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Step by Step

Rochel Burstyn

You probably don’t usually give much thought to stairs, but today we’re going to explore the highs and lows, the ups and downs, and the many steps in between. We’re going to step back in time and step in the direction of some stare-worthy cases! So c’mon, step right up and read all about it — step-by-step, of course!

Wednesday, April 30, 2014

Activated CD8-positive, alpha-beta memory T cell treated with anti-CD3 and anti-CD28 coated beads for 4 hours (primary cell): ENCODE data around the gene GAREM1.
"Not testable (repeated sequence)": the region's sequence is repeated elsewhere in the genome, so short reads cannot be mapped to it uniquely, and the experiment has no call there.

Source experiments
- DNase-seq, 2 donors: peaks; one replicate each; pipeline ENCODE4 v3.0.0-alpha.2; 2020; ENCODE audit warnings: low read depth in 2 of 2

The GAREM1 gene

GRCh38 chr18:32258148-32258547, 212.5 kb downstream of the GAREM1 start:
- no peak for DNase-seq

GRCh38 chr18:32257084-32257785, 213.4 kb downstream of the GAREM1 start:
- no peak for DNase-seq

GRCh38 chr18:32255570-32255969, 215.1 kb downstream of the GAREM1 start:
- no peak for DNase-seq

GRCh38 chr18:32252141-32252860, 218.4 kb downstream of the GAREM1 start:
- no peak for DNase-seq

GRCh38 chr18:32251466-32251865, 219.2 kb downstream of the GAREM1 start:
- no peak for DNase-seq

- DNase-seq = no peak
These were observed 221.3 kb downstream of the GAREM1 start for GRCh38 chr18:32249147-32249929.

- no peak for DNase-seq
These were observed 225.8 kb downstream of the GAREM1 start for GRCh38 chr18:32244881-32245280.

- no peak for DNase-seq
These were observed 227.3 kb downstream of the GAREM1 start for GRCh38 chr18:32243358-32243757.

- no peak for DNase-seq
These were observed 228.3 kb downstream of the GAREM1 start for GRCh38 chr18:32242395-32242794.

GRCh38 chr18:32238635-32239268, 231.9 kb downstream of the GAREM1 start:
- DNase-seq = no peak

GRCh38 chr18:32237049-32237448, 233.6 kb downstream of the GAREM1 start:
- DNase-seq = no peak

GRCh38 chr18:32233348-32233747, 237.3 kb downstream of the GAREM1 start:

Taking the First Steps No one really knows who came up with the idea of stairs. Historians suspect the earliest staircases were to take people down into mines. In 2005, Europe’s oldest wooden staircase was discovered in Hallstatt, Austria, estimated to be more than 3,500 years old. The staircase is about four-ft wide (1.2 meters) and made from pine and spruce. The reason it didn’t decay was because of its location: a salt mine! The microorganisms (living organisms, such as a bacteria, fungi, or viruses, too small to be seen with the eye but visible under a microscope) that make wood rot can’t survive in salt mines. Ironically, now that it’s been discovered it’s beginning to crumble.

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